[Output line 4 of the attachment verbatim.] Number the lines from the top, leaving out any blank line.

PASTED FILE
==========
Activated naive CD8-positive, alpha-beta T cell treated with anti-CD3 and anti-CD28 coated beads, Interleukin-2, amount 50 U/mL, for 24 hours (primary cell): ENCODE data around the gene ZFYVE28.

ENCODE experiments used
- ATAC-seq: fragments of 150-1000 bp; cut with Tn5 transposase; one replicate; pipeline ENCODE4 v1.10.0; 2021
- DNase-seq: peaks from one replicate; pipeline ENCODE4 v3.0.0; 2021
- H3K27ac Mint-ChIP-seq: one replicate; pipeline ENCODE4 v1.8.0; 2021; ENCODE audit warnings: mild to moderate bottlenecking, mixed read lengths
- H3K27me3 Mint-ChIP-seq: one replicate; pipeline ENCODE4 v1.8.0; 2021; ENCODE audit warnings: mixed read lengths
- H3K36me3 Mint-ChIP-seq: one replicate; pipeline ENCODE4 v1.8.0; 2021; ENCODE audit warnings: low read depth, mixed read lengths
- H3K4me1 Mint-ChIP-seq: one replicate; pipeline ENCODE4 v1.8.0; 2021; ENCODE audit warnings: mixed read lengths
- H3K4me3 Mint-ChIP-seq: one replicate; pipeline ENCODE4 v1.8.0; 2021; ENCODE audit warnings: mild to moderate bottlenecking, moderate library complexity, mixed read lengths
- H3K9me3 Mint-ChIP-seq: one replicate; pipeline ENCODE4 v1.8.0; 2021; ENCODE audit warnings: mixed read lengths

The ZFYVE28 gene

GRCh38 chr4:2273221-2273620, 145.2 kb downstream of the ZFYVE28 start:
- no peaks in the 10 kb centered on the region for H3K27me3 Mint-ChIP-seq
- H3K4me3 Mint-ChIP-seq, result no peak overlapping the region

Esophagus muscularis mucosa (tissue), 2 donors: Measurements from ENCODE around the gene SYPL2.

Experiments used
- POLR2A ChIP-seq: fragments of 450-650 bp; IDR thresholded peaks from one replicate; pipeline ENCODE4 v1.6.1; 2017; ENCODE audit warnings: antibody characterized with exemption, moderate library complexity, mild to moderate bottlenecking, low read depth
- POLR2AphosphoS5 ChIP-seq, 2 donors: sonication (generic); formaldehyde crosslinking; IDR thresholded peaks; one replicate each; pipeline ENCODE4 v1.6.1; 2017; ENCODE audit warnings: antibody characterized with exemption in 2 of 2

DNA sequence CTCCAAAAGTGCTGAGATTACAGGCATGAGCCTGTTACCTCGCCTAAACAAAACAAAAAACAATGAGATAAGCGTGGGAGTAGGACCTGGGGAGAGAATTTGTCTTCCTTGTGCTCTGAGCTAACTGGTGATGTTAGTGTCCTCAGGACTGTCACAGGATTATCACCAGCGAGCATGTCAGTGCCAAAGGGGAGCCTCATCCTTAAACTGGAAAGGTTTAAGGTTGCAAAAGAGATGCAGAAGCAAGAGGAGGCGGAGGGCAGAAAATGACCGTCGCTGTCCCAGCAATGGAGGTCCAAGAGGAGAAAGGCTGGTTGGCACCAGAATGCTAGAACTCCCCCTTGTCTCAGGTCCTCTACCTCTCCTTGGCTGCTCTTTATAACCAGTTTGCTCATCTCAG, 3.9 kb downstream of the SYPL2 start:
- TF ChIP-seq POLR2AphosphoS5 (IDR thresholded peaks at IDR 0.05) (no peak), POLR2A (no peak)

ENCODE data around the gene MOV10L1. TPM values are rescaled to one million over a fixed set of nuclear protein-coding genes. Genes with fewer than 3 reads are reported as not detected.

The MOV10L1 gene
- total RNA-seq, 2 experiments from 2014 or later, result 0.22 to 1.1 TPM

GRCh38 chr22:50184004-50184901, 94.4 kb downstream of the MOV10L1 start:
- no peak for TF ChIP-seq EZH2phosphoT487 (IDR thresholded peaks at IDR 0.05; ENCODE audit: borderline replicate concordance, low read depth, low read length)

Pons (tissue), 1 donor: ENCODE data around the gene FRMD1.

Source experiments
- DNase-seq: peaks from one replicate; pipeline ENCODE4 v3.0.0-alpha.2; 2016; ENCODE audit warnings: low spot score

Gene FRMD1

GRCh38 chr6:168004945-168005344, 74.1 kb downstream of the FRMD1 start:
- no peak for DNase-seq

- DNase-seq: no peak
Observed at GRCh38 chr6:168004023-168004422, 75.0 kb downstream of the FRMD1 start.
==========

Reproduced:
- DNase-seq: peaks from one replicate; pipeline ENCODE4 v3.0.0; 2021